One of the most basic but effective levers in advanced Google Shopping optimization is to categorize your products. I don’t mean the product types, the niche or the Google product category, but a data-driven approach.
The four-field matrix, aka BCG matrix, most still know from their studies or the classic business books. Boring and out of date? Let’s see and apply the scheme to Google Shopping!
What are data-driven product categories?
- Star products: Typically 20% of items account for 80% of sales. Similar to the Pareto Principle, a small part provides for the largest part of the result.
- Zombie Products: Partially also classified under the term low-volume SKU, there is often a large portion of products that receive little to no clicks or, in the worst case, not even impressions.
- Money burners: The villains among the products, provide despite traffic and high budget input for losses, because no significant revenue is generated.
- Question marks: Our last category is the question marks. We generate sales, but do not have sufficient market share. Can we scale here or are we already at the limit? This is the crucial question for the question mark category.
BCG Matrix complete? Let’s include one more special category.
Newbie products: This usually includes new products that do not yet have data or history and need to be tested. As a rule, there are no performance targets for these products, but the focus should be on obtaining a valid data basis for the newcomers as quickly as possible.
How to optimize Google Shopping topsellers
Regularly check the allocated campaign budget and the actual advertising spend. Google’s budget restriction notifications are often delayed, you may miss out on a lot of revenue. Therefore check the spend frequently or track it on a daily basis with datastudio or google sheets.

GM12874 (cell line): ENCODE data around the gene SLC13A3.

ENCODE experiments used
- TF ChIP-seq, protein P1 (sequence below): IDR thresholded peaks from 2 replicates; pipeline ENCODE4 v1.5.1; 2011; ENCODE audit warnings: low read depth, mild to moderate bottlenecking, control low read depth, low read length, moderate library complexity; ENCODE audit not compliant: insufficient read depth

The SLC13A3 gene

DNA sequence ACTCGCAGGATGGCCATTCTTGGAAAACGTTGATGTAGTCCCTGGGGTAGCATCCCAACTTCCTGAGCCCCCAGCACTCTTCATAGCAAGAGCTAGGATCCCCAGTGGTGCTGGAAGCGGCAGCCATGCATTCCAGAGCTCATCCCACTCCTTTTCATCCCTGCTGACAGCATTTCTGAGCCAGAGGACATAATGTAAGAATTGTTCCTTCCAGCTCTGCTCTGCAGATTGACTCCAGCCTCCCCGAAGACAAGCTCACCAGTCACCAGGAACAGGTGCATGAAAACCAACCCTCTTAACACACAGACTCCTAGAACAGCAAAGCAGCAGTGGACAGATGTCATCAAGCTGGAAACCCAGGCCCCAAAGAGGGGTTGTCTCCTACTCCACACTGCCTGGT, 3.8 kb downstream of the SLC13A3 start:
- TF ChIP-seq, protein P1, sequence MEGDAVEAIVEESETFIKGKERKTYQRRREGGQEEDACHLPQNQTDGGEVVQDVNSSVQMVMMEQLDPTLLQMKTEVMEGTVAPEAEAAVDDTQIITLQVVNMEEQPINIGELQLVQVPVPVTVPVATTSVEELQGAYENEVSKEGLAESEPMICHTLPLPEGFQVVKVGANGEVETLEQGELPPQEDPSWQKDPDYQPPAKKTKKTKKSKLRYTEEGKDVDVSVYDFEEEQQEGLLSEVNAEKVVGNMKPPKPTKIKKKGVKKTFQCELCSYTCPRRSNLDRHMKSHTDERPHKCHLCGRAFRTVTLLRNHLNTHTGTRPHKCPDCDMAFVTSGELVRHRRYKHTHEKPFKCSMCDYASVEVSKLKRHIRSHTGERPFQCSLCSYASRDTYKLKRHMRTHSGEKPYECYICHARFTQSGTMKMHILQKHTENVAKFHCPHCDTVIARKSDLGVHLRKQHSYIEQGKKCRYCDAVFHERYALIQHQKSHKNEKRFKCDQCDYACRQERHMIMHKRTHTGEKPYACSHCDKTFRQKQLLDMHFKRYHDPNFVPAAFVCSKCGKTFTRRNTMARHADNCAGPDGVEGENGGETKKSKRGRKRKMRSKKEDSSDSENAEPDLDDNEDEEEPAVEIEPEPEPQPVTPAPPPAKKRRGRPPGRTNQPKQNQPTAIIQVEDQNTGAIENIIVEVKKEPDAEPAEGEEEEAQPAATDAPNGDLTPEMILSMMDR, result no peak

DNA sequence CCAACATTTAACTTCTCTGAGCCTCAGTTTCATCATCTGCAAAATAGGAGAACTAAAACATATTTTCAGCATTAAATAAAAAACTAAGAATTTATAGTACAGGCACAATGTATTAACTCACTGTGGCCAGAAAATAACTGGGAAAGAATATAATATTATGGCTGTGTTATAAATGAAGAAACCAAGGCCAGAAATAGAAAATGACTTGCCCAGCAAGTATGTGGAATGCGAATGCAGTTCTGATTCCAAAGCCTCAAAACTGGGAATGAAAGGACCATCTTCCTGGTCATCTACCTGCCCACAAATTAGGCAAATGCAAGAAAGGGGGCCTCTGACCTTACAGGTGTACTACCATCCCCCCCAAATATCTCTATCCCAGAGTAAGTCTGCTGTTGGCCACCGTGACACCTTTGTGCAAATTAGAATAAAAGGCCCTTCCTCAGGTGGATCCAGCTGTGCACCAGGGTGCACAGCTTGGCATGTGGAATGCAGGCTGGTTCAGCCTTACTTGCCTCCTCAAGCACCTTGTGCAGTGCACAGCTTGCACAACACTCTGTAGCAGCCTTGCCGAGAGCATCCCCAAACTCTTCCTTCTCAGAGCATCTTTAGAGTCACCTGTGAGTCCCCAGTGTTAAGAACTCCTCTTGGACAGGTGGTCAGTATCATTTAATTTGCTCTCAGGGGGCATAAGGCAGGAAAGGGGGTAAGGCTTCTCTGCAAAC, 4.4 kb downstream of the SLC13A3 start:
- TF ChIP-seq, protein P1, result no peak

Star products can be concentrated in a separate campaign if the products match each other. This bundles data, which benefits the algorithm.
Make sure to monitor the merchant center frequently to avoid suspended star products.
Last but not least, compare your star products offer vs. your competition. Your star products already have traffic, so its up to pricing, reviews, main image and shipping to make a difference in google shopping.
Discover hidden champions with zombie products
The biggest challenge should be tackled first. Find out why the products hardly generate any traffic.
Reasons are most of the time low search volume, very niche products, bad product titles and feed quality, bids too low.
In order to push for more traffic you can enrich those product titles with fitting generic terms. Also make sure to include the brand in the product title, as well as making sure the GTIN is set and the google product category is provided.
Put zombie products in a seperate campaign. You can do this with custom labels and tools like a feed management software, or if you like more automation with supermetrics and google scripts. Once you’ve created a dedicated campaign, push those products with high bids or low roas settings and get data.